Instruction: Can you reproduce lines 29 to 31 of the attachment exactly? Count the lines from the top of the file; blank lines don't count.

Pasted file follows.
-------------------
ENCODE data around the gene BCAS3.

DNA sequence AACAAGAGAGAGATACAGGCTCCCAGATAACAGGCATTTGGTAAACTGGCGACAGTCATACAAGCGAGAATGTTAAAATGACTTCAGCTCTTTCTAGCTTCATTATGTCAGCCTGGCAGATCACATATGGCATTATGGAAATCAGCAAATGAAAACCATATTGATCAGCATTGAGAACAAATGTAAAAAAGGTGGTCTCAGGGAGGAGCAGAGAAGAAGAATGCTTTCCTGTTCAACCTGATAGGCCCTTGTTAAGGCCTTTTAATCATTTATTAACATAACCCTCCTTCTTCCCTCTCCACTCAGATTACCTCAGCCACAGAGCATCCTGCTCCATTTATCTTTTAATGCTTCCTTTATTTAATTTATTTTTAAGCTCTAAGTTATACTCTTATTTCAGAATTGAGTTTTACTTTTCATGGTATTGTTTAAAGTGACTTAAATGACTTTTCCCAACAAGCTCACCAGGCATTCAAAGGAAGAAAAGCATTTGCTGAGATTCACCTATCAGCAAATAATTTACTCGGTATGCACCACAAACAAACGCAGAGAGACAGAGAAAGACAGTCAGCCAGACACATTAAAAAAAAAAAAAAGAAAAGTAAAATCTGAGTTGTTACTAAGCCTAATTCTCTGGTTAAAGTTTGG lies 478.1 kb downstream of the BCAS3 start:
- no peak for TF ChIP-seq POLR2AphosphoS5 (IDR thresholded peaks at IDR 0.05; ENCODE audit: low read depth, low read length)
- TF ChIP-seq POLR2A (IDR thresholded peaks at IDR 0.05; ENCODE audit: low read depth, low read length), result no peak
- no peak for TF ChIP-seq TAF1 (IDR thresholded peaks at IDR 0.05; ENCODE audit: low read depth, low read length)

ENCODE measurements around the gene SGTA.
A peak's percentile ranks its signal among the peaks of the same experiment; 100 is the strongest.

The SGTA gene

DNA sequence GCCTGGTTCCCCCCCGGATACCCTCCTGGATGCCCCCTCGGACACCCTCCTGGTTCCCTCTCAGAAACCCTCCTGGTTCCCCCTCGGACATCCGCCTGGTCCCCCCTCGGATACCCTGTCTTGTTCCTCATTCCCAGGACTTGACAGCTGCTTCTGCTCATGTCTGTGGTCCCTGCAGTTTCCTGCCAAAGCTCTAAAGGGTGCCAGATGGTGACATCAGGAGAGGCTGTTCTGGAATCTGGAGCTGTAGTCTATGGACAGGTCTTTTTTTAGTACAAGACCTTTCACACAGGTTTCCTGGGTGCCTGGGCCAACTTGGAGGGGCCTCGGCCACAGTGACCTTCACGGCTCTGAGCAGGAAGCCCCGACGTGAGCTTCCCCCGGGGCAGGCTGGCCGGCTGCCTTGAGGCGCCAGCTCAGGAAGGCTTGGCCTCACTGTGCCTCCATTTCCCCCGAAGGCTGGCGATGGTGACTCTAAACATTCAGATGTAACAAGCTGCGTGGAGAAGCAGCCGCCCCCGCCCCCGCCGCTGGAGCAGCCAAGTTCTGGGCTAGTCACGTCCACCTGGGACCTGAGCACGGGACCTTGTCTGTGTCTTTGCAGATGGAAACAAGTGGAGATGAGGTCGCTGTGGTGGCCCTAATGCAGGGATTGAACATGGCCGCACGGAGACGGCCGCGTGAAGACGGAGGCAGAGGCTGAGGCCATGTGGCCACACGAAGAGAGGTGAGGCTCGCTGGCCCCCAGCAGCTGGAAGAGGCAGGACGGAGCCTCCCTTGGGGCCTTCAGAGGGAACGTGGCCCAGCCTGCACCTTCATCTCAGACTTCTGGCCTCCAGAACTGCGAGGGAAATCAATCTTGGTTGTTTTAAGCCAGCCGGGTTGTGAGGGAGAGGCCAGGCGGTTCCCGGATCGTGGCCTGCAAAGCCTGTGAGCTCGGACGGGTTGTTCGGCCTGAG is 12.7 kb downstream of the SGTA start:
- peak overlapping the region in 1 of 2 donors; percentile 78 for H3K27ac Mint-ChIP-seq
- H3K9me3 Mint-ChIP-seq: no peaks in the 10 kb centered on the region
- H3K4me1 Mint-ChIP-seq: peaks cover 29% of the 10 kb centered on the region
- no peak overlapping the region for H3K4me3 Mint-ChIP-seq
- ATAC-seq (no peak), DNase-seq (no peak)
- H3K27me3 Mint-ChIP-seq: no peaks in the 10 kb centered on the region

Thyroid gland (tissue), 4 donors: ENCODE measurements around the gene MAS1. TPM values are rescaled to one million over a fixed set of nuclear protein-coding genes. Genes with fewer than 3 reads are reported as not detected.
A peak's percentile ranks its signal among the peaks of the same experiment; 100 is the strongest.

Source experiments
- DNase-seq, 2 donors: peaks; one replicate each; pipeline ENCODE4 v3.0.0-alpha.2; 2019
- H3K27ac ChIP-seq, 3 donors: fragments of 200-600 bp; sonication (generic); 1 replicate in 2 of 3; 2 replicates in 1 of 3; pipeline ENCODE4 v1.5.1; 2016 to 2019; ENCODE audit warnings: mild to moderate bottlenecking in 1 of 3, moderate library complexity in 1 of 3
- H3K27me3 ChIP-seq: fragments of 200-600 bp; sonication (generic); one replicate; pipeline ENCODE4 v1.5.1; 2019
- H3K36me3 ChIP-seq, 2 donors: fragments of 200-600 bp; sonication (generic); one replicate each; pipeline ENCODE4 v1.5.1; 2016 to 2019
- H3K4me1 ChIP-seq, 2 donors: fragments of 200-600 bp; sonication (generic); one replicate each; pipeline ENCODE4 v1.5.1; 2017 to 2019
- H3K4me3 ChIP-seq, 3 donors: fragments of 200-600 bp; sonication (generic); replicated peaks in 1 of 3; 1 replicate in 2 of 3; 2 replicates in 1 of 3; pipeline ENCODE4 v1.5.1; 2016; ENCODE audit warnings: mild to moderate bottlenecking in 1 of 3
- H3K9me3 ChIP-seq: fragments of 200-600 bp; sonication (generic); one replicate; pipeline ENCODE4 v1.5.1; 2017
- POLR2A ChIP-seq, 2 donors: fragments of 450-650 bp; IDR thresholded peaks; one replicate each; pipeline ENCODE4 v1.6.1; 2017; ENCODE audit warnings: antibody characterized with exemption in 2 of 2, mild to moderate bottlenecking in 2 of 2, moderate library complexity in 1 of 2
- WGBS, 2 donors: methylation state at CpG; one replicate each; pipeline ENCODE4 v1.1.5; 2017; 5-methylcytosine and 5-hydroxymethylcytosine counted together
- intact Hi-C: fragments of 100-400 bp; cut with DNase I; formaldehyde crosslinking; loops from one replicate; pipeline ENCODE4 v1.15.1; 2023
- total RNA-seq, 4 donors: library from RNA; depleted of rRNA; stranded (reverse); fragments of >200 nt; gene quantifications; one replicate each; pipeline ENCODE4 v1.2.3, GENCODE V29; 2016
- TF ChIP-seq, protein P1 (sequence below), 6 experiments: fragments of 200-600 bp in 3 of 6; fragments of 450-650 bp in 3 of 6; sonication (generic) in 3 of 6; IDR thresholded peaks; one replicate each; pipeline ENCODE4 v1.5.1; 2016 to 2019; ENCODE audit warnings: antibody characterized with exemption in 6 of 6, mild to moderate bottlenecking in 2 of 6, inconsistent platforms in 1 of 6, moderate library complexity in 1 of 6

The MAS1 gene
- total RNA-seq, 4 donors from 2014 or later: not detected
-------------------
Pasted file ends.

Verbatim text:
- total RNA-seq, 4 donors: library from RNA; depleted of rRNA; stranded (reverse); fragments of >200 nt; gene quantifications; one replicate each; pipeline ENCODE4 v1.2.3, GENCODE V29; 2016
- TF ChIP-seq, protein P1 (sequence below), 6 experiments: fragments of 200-600 bp in 3 of 6; fragments of 450-650 bp in 3 of 6; sonication (generic) in 3 of 6; IDR thresholded peaks; one replicate each; pipeline ENCODE4 v1.5.1; 2016 to 2019; ENCODE audit warnings: antibody characterized with exemption in 6 of 6, mild to moderate bottlenecking in 2 of 6, inconsistent platforms in 1 of 6, moderate library complexity in 1 of 6

The MAS1 gene